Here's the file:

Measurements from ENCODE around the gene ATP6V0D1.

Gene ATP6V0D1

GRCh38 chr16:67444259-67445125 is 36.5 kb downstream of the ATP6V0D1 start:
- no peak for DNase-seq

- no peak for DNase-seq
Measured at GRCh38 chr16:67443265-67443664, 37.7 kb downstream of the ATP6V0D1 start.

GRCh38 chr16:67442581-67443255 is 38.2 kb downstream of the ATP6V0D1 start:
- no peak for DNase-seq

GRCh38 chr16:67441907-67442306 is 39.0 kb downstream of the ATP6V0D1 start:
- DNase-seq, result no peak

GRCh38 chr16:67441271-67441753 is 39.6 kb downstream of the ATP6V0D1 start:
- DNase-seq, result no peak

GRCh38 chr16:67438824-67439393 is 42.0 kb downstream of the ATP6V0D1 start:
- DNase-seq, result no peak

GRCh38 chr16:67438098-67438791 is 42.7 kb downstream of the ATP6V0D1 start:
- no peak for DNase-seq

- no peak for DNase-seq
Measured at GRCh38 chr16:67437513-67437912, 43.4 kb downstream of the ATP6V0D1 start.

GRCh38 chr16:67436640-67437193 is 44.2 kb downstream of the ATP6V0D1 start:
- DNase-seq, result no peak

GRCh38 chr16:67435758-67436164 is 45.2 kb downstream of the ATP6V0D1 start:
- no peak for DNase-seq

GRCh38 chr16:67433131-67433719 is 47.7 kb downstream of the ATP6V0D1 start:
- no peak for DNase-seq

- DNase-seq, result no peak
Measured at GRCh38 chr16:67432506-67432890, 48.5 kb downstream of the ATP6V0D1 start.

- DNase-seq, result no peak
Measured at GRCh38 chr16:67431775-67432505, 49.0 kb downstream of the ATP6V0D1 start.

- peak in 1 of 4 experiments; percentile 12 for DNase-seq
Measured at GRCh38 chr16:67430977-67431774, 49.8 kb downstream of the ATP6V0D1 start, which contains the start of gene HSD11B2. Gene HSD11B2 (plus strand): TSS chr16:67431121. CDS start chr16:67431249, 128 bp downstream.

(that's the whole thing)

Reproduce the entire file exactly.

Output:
Measurements from ENCODE around the gene ATP6V0D1.

Gene ATP6V0D1

GRCh38 chr16:67444259-67445125 is 36.5 kb downstream of the ATP6V0D1 start:
- no peak for DNase-seq

- no peak for DNase-seq
Measured at GRCh38 chr16:67443265-67443664, 37.7 kb downstream of the ATP6V0D1 start.

GRCh38 chr16:67442581-67443255 is 38.2 kb downstream of the ATP6V0D1 start:
- no peak for DNase-seq

GRCh38 chr16:67441907-67442306 is 39.0 kb downstream of the ATP6V0D1 start:
- DNase-seq, result no peak

GRCh38 chr16:67441271-67441753 is 39.6 kb downstream of the ATP6V0D1 start:
- DNase-seq, result no peak

GRCh38 chr16:67438824-67439393 is 42.0 kb downstream of the ATP6V0D1 start:
- DNase-seq, result no peak

GRCh38 chr16:67438098-67438791 is 42.7 kb downstream of the ATP6V0D1 start:
- no peak for DNase-seq

- no peak for DNase-seq
Measured at GRCh38 chr16:67437513-67437912, 43.4 kb downstream of the ATP6V0D1 start.

GRCh38 chr16:67436640-67437193 is 44.2 kb downstream of the ATP6V0D1 start:
- DNase-seq, result no peak

GRCh38 chr16:67435758-67436164 is 45.2 kb downstream of the ATP6V0D1 start:
- no peak for DNase-seq

GRCh38 chr16:67433131-67433719 is 47.7 kb downstream of the ATP6V0D1 start:
- no peak for DNase-seq

- DNase-seq, result no peak
Measured at GRCh38 chr16:67432506-67432890, 48.5 kb downstream of the ATP6V0D1 start.

- DNase-seq, result no peak
Measured at GRCh38 chr16:67431775-67432505, 49.0 kb downstream of the ATP6V0D1 start.

- peak in 1 of 4 experiments; percentile 12 for DNase-seq
Measured at GRCh38 chr16:67430977-67431774, 49.8 kb downstream of the ATP6V0D1 start, which contains the start of gene HSD11B2. Gene HSD11B2 (plus strand): TSS chr16:67431121. CDS start chr16:67431249, 128 bp downstream.